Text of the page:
Rochdale Council complaint to IPSO backfires

The council's decision to complain to the Independent Press Standards Organisation about the actions of a local news website has backfired, after the complaint was dismissed and the council criticised by leading journalists.

Rochdale Town Hall
Rochdale Town Hall

The council made a formal complaint to IPSO earlier this year after Rochdale Online published a story with the headline "Councillors' allowances will top one million".

The complaint argued that the website had breached Clause 1 (Accuracy) of the Editors’ Code of Practice in its reporting of figures from a Freedom of Information response and that it failed to approach the council's press office for a comment.

IPSO ruled against the complaint and a council appeal against this decision, to the Independent Complaints Reviewer, was rejected.

In its ruling, released last month, the watchdog said that the council had "raised concern that the publication had approached several Council members for comment, but had not put these claims, including the projected cost of Councillor Allowances, to the Council’s communications team".

The ruling stated that the information in the article was based on information provided by the Council and added: "There was no subsequent requirement on the publication to approach the Council’s communication team for comment. In these circumstances, the publication had taken care over the accuracy of this claim and there was no breach of Clause 1 (i)."

Patrick Smith, news editor at BuzzFeed UK, branded the council’s decision to complain to IPSO "utterly ridiculous", while ITV journalist Charlotte Cross tweeted: "What a waste of everyone's time."

Samantha Harman, editor of the Oxford Mail, tweeted: "I've had several arguments in recent times with council press officers AND councillors saying we shouldn't be contacting councillors direct. Of course we should. These people are elected and they are accountable."

But Clive Power, interim head of comms at Norfolk County Council, told PRWeek: "Journalists rightly ask who they want questions, such as councillors about councillor allowances. But I think if they criticise a council, they should ask for a response from the council, not just from councillors."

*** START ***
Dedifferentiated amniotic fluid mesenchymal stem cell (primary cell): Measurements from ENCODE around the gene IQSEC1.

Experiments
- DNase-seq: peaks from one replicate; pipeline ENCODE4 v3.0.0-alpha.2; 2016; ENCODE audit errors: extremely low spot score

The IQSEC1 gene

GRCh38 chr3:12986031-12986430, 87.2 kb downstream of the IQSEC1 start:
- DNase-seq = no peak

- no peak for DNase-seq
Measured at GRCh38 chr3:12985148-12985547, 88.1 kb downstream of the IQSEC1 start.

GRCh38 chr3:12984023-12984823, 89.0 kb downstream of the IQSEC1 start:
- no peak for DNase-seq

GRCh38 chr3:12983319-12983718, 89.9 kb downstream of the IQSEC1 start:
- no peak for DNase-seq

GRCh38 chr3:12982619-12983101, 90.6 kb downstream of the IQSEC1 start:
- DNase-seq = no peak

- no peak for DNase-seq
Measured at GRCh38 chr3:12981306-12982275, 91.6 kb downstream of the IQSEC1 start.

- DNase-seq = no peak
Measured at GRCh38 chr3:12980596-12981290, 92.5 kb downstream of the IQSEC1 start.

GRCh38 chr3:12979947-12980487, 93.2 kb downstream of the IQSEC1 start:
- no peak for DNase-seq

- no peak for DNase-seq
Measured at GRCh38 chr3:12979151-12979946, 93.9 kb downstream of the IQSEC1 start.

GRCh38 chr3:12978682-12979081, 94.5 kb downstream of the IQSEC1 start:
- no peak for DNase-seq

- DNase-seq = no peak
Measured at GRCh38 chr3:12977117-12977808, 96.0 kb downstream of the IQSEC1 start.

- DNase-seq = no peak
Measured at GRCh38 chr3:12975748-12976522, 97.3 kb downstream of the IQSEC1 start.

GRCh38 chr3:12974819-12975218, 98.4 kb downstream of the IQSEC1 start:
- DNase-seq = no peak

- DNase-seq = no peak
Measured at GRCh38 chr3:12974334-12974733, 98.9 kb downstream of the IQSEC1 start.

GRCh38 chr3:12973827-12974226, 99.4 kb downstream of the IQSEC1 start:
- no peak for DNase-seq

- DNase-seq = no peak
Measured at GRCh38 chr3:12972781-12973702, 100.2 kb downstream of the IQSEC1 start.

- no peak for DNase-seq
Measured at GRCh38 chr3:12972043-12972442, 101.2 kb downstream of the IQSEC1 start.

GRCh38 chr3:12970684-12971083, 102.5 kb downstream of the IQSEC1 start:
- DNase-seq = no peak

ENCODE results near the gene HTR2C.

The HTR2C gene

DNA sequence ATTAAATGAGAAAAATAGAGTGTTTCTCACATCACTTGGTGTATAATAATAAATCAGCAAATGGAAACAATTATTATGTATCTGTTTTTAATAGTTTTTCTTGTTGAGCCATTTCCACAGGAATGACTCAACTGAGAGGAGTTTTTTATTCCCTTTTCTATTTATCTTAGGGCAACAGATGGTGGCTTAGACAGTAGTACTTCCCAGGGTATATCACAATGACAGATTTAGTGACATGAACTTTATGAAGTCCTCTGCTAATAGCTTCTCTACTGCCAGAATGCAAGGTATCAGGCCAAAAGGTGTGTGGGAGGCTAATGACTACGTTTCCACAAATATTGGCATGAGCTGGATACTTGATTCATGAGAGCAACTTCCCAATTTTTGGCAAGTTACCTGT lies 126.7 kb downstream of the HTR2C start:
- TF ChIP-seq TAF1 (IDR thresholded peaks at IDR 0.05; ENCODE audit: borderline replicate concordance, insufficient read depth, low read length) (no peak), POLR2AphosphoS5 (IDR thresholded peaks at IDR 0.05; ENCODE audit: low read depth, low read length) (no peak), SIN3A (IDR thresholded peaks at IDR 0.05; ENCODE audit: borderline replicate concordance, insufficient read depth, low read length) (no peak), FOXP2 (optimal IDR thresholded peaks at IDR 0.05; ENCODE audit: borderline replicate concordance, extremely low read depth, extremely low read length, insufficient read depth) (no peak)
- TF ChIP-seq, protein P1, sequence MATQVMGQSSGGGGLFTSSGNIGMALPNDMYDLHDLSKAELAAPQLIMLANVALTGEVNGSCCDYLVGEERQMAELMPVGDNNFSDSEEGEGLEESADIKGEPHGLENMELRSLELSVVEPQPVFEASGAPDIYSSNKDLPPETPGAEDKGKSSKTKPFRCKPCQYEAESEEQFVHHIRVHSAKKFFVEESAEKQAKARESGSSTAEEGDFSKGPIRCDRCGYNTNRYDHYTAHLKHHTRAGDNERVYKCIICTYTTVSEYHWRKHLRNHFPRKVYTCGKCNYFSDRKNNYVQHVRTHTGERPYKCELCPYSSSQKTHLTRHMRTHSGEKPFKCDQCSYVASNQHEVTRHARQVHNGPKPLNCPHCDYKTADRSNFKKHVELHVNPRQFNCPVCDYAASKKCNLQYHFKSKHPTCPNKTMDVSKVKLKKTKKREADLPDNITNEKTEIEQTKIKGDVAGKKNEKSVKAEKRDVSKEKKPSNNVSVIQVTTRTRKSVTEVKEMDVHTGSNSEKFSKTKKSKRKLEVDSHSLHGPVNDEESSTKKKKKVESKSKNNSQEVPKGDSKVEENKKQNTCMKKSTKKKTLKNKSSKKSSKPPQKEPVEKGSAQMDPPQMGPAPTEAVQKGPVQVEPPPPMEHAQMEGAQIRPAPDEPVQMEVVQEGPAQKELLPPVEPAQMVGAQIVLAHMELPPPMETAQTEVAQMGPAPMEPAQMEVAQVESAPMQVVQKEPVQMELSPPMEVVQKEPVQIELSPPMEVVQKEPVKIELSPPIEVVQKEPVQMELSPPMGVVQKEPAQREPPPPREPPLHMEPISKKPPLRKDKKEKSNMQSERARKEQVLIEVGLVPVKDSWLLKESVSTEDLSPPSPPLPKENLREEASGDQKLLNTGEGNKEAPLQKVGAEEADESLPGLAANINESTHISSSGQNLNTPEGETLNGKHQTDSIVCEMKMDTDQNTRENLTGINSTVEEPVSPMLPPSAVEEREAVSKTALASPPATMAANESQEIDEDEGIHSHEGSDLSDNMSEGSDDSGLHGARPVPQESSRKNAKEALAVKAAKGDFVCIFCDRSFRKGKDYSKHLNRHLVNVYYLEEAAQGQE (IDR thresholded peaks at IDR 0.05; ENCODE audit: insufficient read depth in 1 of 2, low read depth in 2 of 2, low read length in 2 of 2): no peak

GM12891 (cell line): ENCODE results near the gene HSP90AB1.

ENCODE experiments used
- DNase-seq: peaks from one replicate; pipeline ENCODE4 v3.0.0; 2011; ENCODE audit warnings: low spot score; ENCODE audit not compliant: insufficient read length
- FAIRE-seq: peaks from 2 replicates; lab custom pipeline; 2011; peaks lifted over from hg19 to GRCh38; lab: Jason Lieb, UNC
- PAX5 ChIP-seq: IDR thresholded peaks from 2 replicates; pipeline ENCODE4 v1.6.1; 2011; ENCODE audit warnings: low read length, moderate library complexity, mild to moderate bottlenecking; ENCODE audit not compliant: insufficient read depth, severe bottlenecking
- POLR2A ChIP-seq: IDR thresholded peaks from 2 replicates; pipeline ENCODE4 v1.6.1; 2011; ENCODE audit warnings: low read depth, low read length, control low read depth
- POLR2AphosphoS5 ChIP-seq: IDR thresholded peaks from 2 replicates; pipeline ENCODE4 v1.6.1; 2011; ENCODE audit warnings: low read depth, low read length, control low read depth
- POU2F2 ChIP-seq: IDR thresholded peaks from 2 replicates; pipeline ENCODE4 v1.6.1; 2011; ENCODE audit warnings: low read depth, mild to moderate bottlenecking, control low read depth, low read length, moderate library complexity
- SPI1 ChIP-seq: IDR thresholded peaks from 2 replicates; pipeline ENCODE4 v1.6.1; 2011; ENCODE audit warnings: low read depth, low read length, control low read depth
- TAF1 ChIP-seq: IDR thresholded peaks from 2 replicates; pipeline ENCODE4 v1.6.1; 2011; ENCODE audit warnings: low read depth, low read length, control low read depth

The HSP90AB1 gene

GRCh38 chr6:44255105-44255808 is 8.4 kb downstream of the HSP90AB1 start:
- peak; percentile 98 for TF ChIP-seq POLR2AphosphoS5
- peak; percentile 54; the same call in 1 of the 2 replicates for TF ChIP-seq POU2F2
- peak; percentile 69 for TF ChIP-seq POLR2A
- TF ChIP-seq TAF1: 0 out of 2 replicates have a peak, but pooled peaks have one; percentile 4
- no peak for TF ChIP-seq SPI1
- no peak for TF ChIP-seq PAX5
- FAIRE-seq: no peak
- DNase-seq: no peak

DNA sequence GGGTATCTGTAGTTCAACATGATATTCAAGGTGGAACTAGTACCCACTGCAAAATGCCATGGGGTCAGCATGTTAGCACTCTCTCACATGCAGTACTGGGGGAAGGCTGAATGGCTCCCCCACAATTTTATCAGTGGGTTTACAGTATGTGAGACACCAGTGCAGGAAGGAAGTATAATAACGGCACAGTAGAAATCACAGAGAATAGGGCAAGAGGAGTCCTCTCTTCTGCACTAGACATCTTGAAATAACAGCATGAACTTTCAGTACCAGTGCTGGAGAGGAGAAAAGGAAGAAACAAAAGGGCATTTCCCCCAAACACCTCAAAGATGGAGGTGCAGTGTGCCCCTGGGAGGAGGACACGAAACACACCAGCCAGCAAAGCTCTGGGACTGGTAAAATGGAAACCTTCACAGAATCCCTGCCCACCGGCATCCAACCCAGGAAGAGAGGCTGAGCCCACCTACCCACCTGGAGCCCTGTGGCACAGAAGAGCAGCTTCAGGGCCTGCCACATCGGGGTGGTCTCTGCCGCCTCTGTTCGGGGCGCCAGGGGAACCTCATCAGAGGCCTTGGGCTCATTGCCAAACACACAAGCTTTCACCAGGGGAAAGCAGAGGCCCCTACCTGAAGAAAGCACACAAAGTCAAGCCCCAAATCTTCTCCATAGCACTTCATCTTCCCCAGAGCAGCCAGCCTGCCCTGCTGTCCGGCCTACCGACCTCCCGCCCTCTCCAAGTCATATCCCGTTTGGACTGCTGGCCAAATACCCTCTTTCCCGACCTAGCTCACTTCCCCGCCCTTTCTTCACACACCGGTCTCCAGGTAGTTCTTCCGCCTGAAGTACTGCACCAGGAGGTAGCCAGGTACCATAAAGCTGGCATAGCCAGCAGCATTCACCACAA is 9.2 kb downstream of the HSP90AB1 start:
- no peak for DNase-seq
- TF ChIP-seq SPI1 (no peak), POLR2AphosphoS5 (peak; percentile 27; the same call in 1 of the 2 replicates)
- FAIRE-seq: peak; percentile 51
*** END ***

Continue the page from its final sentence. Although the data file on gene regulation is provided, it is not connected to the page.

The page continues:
In a statement, John Rooney, assistant director for information, customers and communities at Rochdale Council, said: "We value being approached by journalists who are seeking full and accurate information through our communications team or via Freedom of Information requests."

He added: "We also appreciate that journalists will contact councillors directly and we do not want to prevent engagement with councillors, as this is sometimes appropriate. However, it is important that the public is provided with accurate information, so on areas such as expenditure, the communications team is in the best position to be able to clarify the picture for the whole council. As such, we feel we took appropriate action by approaching IPSO in this instance."

However, Rochdale Online managing director Pauline Journeaux described the decision to complain as "pointless and a waste of our time and that of IPSO".

Requests for comment were sent "directly to the councillors concerned", she said. "The council press office answered but, as we considered it was a political point about the specific action of these councillors, we initially considered it was inappropriate to include the council's answer when we had sought, and obtained, comment from councillors."

Journeaux added: "However, we did subsequently add the council's comment in an attempt to placate the council press office – why this formed part of their complaint is a question only they can answer."

She commented: "We would prefer to have a mutually respectful relationship with the council communications team in the hope that disagreements, which are inevitable between council PR and local media, can be resolved without any third-party involvement."

Francis Ingham, director general, PRCA, said: "There’s an inevitable two way process between elected councillors and the local media. Wise press officers will realise the realities of life, and work with journalists and councillors on the majority side (they have, after all, close to zero legitimate leverage over minority group councillors). What they won’t do is go to IPSO and ensure that what might be a mildly embarrassing story achieves even greater prominence."

He added: "The great majority of council press teams do indeed have a good, mature, and sensible working relationship with councillors and local journalists -that’s why this kind of story is very much the exception."


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